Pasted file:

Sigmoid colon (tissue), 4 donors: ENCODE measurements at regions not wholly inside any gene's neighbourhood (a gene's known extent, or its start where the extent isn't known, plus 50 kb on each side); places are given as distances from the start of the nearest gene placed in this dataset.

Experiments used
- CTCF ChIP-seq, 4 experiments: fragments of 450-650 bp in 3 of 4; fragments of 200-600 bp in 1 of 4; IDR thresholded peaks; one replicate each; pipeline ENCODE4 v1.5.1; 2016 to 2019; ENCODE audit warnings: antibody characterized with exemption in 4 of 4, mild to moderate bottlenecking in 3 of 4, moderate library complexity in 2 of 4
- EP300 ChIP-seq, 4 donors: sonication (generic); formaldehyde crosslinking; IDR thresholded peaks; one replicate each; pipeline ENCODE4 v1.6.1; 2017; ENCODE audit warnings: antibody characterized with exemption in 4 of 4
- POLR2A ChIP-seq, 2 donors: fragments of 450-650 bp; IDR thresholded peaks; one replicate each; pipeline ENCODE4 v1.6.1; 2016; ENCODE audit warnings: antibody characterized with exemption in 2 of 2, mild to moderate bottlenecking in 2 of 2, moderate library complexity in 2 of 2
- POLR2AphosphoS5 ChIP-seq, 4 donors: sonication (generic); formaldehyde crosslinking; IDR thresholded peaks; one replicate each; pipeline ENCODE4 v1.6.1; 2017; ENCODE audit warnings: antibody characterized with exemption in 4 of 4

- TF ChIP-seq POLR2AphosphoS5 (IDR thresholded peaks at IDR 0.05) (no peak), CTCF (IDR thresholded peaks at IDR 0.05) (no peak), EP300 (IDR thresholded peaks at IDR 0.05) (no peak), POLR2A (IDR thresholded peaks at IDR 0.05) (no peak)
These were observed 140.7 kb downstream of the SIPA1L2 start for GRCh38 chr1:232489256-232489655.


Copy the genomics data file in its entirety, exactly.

Sigmoid colon (tissue), 4 donors: ENCODE measurements at regions not wholly inside any gene's neighbourhood (a gene's known extent, or its start where the extent isn't known, plus 50 kb on each side); places are given as distances from the start of the nearest gene placed in this dataset.

Experiments used
- CTCF ChIP-seq, 4 experiments: fragments of 450-650 bp in 3 of 4; fragments of 200-600 bp in 1 of 4; IDR thresholded peaks; one replicate each; pipeline ENCODE4 v1.5.1; 2016 to 2019; ENCODE audit warnings: antibody characterized with exemption in 4 of 4, mild to moderate bottlenecking in 3 of 4, moderate library complexity in 2 of 4
- EP300 ChIP-seq, 4 donors: sonication (generic); formaldehyde crosslinking; IDR thresholded peaks; one replicate each; pipeline ENCODE4 v1.6.1; 2017; ENCODE audit warnings: antibody characterized with exemption in 4 of 4
- POLR2A ChIP-seq, 2 donors: fragments of 450-650 bp; IDR thresholded peaks; one replicate each; pipeline ENCODE4 v1.6.1; 2016; ENCODE audit warnings: antibody characterized with exemption in 2 of 2, mild to moderate bottlenecking in 2 of 2, moderate library complexity in 2 of 2
- POLR2AphosphoS5 ChIP-seq, 4 donors: sonication (generic); formaldehyde crosslinking; IDR thresholded peaks; one replicate each; pipeline ENCODE4 v1.6.1; 2017; ENCODE audit warnings: antibody characterized with exemption in 4 of 4

- TF ChIP-seq POLR2AphosphoS5 (IDR thresholded peaks at IDR 0.05) (no peak), CTCF (IDR thresholded peaks at IDR 0.05) (no peak), EP300 (IDR thresholded peaks at IDR 0.05) (no peak), POLR2A (IDR thresholded peaks at IDR 0.05) (no peak)
These were observed 140.7 kb downstream of the SIPA1L2 start for GRCh38 chr1:232489256-232489655.